JERUSALEM (Reuters) - Israel has added the name of a Palestinian teen to its “Monument to the Memory of the Victims of Terrorism”, upsetting the youth’s parents and a group representing families of slain Israelis with both demanding his name be removed.
Sixteen-year-old Mohammed Khudair, according to a murder indictment, was burned alive in July in Jerusalem by three Israelis avenging the deaths of three Jewish teenagers killed by Palestinian militants in the occupied West Bank a month earlier.
Both incidents drew world attention and Israel, citing a nationalist motive for Khudair’s death, swiftly declared the Palestinian youth a “victim of terrorism”, enabling his family in occupied East Jerusalem to receive Israeli state stipends.
His accused murderers are still on trial, and the case has largely faded from public attention.
But it resurfaced in an outpouring of bitterness on Tuesday, the eve of Israel’s annual Remembrance Day for soldiers and civilians killed in decades of conflict, when state-owned radio reported that Khudair’s name had been officially inscribed on the stone monument in Jerusalem’s Mount Herzl cemetery.
The Almagor Terror Victims Organisation, a group founded in 1986 and representing the families of Israelis killed in Palestinian attacks, demanded the government remove the plaque honoring Khudair.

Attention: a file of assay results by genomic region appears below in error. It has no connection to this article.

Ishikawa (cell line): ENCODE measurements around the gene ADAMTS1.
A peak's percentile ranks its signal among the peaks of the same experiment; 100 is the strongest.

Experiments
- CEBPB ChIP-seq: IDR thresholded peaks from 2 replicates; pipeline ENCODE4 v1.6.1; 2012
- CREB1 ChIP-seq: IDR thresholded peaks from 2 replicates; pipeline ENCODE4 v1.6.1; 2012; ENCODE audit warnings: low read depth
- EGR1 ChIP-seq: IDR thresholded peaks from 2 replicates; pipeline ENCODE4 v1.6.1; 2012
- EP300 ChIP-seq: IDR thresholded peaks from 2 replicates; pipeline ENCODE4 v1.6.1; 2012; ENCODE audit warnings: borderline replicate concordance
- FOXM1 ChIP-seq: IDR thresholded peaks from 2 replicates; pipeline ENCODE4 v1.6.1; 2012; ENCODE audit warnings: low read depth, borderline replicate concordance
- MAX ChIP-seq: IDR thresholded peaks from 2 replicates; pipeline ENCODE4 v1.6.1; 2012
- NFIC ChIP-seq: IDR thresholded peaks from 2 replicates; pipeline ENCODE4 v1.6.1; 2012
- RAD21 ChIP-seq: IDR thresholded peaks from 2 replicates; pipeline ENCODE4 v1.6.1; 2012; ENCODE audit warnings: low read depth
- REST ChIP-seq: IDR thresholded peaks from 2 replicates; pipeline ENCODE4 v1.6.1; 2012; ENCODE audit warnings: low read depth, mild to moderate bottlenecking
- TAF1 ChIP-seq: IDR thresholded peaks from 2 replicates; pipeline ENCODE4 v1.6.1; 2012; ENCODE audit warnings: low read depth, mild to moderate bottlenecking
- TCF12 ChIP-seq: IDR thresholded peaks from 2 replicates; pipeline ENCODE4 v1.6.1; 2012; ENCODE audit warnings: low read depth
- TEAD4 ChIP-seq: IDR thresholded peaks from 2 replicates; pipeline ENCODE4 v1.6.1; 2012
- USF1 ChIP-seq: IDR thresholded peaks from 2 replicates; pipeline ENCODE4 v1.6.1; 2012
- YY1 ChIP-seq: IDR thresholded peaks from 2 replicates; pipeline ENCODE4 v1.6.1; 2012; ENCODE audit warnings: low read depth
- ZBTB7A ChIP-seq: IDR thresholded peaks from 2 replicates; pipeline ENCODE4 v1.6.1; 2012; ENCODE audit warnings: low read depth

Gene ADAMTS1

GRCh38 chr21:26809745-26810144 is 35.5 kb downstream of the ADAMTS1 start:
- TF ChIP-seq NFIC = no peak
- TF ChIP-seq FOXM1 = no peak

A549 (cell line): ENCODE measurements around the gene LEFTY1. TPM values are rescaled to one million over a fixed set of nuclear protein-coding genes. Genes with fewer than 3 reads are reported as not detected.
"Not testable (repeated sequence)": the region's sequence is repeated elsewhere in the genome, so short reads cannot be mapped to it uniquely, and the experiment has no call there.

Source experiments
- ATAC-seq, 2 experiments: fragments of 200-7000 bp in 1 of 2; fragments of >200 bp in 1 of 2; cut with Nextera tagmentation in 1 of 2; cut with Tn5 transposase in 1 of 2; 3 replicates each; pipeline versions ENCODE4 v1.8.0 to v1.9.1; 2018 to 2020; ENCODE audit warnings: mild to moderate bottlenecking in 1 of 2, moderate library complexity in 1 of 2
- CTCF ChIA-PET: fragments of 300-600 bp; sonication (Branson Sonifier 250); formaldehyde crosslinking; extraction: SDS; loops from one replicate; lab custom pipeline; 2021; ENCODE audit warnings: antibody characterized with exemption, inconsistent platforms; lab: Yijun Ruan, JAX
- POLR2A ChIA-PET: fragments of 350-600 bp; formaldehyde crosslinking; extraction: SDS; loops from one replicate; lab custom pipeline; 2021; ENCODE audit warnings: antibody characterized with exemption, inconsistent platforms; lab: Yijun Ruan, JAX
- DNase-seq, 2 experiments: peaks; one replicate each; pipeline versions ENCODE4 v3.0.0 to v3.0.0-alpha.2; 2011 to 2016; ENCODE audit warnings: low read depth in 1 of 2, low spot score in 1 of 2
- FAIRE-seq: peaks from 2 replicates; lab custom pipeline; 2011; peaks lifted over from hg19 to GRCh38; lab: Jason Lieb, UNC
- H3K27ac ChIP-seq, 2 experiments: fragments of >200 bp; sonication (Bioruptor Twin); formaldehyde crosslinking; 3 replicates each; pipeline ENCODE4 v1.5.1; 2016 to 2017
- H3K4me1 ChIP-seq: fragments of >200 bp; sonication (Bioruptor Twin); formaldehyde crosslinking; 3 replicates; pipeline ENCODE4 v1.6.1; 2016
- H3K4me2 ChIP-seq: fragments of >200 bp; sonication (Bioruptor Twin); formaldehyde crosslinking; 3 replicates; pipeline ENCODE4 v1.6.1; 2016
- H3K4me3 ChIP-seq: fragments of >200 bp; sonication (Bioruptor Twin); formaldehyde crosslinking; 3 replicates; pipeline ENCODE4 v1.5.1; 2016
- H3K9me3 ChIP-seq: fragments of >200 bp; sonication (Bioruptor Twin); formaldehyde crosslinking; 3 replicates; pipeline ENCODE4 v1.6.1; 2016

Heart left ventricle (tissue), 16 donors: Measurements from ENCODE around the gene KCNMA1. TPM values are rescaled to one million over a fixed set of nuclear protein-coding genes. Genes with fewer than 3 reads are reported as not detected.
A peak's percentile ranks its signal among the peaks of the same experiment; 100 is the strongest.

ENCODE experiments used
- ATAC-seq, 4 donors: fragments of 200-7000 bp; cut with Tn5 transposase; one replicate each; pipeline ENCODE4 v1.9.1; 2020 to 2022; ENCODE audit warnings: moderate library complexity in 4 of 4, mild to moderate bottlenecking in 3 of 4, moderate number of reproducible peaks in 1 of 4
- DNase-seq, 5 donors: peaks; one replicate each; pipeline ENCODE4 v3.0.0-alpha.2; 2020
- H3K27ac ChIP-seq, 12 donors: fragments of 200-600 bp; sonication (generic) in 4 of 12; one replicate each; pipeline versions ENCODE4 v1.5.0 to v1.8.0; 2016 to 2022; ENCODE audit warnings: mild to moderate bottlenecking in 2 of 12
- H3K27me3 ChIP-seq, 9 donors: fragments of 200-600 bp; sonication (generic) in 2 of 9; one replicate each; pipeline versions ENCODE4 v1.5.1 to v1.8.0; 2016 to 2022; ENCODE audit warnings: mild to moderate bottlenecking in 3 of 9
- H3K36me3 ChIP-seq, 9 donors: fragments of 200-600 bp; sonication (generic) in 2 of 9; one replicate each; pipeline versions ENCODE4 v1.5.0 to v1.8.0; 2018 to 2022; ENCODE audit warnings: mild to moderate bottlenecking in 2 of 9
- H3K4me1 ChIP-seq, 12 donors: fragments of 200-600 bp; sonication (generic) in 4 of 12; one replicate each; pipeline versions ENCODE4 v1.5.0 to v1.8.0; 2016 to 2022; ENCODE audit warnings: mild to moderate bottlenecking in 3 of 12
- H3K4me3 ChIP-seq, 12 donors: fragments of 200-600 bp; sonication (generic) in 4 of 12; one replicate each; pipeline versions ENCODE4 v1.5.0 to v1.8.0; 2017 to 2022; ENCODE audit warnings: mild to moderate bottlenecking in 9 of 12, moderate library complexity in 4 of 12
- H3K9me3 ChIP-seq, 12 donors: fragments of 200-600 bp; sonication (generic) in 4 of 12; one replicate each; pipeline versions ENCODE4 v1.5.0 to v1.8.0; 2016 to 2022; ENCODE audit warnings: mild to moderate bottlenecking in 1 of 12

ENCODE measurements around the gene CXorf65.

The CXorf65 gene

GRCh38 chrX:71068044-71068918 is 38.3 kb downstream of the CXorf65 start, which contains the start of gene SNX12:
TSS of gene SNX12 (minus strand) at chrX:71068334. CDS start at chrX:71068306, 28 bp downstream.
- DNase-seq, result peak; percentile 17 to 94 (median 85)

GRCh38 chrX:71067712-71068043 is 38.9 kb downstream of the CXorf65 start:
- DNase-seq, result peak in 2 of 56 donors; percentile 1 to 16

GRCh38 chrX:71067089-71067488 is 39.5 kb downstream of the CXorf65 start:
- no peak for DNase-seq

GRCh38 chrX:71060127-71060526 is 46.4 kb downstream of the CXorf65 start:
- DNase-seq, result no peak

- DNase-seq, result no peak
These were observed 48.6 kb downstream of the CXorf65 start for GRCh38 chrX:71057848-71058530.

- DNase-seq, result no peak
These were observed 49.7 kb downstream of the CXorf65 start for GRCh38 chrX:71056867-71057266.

“(Khudair‘s) name on the memorial debases the memory of all the other fallen people,” Yossi Tzur, an Almagor member whose 17-year-old son was killed in a Palestinian suicide bombing in 2003, told Israel Radio.
“He is not part of the Israeli ethos. He is not part of the sacrifice our children made at the altar for the sake of Israel’s establishment and existence,” Tzur said.
Khudair’s parents told Reuters they had not been consulted by Israel about adding their son’s name to the memorial, which lists more than 4,000 people.
“We can’t accept that his name be included among soldiers who killed his relatives in Gaza, Lebanon and the West Bank,” said Khudair’s father, Hussein.
His mother, Suha, said her son was “a Palestinian martyr, and not Israeli”, and their family felt shamed.
There was no immediate comment from Israeli authorities as the clock ticked down to the start of Remembrance Day after sundown on Tuesday.
Israel regards the monument as an important national symbol, and Pope Francis visited the site during a Holy Land pilgrimage last May.
Additional reporting by Maayan Lubell; Editing by Mark Heinrich